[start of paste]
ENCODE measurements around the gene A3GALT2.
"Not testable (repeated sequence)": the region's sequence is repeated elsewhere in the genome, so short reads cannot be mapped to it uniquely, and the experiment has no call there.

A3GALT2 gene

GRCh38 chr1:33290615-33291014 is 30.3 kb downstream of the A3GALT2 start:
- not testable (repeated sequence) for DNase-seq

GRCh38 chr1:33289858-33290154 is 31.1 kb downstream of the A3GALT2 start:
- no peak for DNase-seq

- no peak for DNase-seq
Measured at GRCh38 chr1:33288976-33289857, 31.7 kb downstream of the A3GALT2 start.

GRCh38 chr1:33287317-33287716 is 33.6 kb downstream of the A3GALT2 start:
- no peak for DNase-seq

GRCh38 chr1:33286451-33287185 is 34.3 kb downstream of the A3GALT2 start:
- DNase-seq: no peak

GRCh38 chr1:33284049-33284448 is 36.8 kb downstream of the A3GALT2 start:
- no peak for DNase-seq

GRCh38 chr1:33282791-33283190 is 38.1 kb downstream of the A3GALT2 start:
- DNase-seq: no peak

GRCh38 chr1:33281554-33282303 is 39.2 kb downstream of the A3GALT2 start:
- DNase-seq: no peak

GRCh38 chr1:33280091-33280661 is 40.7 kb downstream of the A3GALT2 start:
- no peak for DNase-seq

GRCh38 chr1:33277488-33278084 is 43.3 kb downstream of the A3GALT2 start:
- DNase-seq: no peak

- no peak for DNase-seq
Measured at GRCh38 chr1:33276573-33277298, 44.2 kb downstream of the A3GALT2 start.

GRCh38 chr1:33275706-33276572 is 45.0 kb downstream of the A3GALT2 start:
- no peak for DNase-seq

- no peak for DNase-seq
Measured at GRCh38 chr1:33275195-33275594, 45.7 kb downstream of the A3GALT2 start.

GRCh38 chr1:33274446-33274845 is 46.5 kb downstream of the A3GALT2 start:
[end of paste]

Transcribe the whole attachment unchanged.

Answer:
ENCODE measurements around the gene A3GALT2.
"Not testable (repeated sequence)": the region's sequence is repeated elsewhere in the genome, so short reads cannot be mapped to it uniquely, and the experiment has no call there.

A3GALT2 gene

GRCh38 chr1:33290615-33291014 is 30.3 kb downstream of the A3GALT2 start:
- not testable (repeated sequence) for DNase-seq

GRCh38 chr1:33289858-33290154 is 31.1 kb downstream of the A3GALT2 start:
- no peak for DNase-seq

- no peak for DNase-seq
Measured at GRCh38 chr1:33288976-33289857, 31.7 kb downstream of the A3GALT2 start.

GRCh38 chr1:33287317-33287716 is 33.6 kb downstream of the A3GALT2 start:
- no peak for DNase-seq

GRCh38 chr1:33286451-33287185 is 34.3 kb downstream of the A3GALT2 start:
- DNase-seq: no peak

GRCh38 chr1:33284049-33284448 is 36.8 kb downstream of the A3GALT2 start:
- no peak for DNase-seq

GRCh38 chr1:33282791-33283190 is 38.1 kb downstream of the A3GALT2 start:
- DNase-seq: no peak

GRCh38 chr1:33281554-33282303 is 39.2 kb downstream of the A3GALT2 start:
- DNase-seq: no peak

GRCh38 chr1:33280091-33280661 is 40.7 kb downstream of the A3GALT2 start:
- no peak for DNase-seq

GRCh38 chr1:33277488-33278084 is 43.3 kb downstream of the A3GALT2 start:
- DNase-seq: no peak

- no peak for DNase-seq
Measured at GRCh38 chr1:33276573-33277298, 44.2 kb downstream of the A3GALT2 start.

GRCh38 chr1:33275706-33276572 is 45.0 kb downstream of the A3GALT2 start:
- no peak for DNase-seq

- no peak for DNase-seq
Measured at GRCh38 chr1:33275195-33275594, 45.7 kb downstream of the A3GALT2 start.

GRCh38 chr1:33274446-33274845 is 46.5 kb downstream of the A3GALT2 start: